KWAME HOLMAN: Today, and for most of this week, the sidewalks and streets around the headquarters of the World Bank and the International Monetary Fund in Washington have been cordoned off, ringed by steel barricades and District of Columbia police. The tight security is designed to separate participants in the upcoming spring meeting of the bank and fund from thousands of protesters determined to disrupt it.
PROTESTER: We want economic justice. We want social justice.
KWAME HOLMAN: Hundreds already have participated in demonstrations this week; a warm up rally Tuesday on Capitol Hill raised concerns about the mountain of debt owed to the two international banking organizations by some of the world's poorest nations. Marchers held up crosses, each representing a country in debt and the amount it owed.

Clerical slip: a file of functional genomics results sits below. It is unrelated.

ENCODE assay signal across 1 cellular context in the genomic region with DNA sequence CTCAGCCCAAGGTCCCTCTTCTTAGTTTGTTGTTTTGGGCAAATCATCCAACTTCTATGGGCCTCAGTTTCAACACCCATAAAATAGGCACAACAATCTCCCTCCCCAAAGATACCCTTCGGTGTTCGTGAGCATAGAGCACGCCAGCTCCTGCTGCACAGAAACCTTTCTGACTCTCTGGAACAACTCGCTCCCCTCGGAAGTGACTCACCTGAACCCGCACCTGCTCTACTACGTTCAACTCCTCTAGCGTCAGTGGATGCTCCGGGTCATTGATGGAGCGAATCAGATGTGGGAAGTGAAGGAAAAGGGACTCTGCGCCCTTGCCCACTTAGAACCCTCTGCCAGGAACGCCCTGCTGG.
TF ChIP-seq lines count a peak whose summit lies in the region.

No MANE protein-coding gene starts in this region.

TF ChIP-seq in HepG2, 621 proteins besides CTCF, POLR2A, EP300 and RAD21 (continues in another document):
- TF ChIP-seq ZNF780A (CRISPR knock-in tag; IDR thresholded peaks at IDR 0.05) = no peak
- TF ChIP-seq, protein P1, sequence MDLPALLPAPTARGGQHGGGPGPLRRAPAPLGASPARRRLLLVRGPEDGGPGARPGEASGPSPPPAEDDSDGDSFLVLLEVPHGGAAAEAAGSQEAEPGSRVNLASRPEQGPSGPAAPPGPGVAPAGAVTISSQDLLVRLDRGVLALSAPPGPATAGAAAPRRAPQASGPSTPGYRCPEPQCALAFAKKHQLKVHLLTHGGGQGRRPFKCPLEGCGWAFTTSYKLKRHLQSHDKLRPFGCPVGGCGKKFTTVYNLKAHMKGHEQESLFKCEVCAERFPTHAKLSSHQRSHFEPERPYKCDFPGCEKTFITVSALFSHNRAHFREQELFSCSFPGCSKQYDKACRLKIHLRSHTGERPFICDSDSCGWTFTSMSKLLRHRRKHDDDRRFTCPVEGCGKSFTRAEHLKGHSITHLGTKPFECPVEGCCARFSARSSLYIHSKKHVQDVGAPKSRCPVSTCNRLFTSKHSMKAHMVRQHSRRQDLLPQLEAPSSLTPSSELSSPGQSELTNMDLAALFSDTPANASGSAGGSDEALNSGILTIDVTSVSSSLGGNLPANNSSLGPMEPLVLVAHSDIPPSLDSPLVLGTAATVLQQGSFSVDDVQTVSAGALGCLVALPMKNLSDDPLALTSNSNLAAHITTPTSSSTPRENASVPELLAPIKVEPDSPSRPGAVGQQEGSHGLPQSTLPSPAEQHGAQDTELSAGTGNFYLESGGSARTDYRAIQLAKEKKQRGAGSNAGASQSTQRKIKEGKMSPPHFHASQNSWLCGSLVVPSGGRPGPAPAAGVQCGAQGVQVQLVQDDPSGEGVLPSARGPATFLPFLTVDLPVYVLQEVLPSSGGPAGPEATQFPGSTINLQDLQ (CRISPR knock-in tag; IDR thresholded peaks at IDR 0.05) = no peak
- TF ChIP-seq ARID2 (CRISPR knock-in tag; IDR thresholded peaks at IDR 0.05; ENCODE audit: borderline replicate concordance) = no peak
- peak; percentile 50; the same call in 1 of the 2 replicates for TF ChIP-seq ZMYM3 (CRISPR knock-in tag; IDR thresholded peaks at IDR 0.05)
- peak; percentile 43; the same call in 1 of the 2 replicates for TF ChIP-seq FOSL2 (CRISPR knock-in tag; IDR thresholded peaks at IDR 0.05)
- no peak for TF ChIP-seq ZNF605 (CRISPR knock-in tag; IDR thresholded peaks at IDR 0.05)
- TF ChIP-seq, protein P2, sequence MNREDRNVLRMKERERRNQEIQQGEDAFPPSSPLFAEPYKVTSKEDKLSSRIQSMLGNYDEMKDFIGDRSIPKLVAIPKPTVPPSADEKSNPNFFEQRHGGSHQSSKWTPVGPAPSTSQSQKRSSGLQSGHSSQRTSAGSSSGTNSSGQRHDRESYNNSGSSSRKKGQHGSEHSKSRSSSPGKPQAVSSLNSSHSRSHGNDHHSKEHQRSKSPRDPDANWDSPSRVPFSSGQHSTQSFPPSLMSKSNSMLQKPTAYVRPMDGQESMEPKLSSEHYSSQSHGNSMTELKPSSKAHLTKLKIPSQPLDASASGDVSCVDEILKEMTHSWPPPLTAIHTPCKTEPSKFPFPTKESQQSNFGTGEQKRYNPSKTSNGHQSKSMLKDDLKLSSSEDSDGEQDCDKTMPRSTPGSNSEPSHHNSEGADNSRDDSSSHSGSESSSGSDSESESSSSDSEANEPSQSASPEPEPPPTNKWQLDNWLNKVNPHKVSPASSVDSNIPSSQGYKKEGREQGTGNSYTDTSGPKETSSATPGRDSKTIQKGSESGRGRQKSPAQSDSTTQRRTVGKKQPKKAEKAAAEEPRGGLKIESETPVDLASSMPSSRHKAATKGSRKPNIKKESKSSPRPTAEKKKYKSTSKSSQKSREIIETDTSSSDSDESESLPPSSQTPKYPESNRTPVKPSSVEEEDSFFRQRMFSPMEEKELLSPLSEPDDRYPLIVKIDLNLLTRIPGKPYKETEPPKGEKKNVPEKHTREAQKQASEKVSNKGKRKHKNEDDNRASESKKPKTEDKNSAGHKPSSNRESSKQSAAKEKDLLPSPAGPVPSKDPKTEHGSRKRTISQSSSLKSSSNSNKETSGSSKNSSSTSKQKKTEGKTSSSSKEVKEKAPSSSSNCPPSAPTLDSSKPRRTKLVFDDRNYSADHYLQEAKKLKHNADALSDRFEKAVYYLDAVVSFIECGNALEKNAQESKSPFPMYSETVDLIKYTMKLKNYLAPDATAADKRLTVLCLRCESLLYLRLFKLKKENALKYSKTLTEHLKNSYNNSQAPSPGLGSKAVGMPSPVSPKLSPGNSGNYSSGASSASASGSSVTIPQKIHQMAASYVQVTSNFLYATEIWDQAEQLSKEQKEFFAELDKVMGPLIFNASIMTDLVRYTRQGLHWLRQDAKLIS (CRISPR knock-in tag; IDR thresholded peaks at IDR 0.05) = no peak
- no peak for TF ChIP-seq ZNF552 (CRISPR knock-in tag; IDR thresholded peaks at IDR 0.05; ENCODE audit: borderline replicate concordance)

The demonstrators want those debts forgiven. Debt forgiveness, workers' rights, the environment, and trade are among the dozens of issues activists are raising this week, and the demonstrations are expected to intensify as finance ministers from around the world arrive for meetings Sunday and Monday. Callisto Madavo is vice president for Africa with the World Bank.
CALLISTO MADAVO: The meetings are discussing three or four issues that are absolutely critical to our mission of reducing poverty in the developing countries: the issue of debt relief, the issue of trade and access for exports from developing countries, and the issue HIV/AIDS.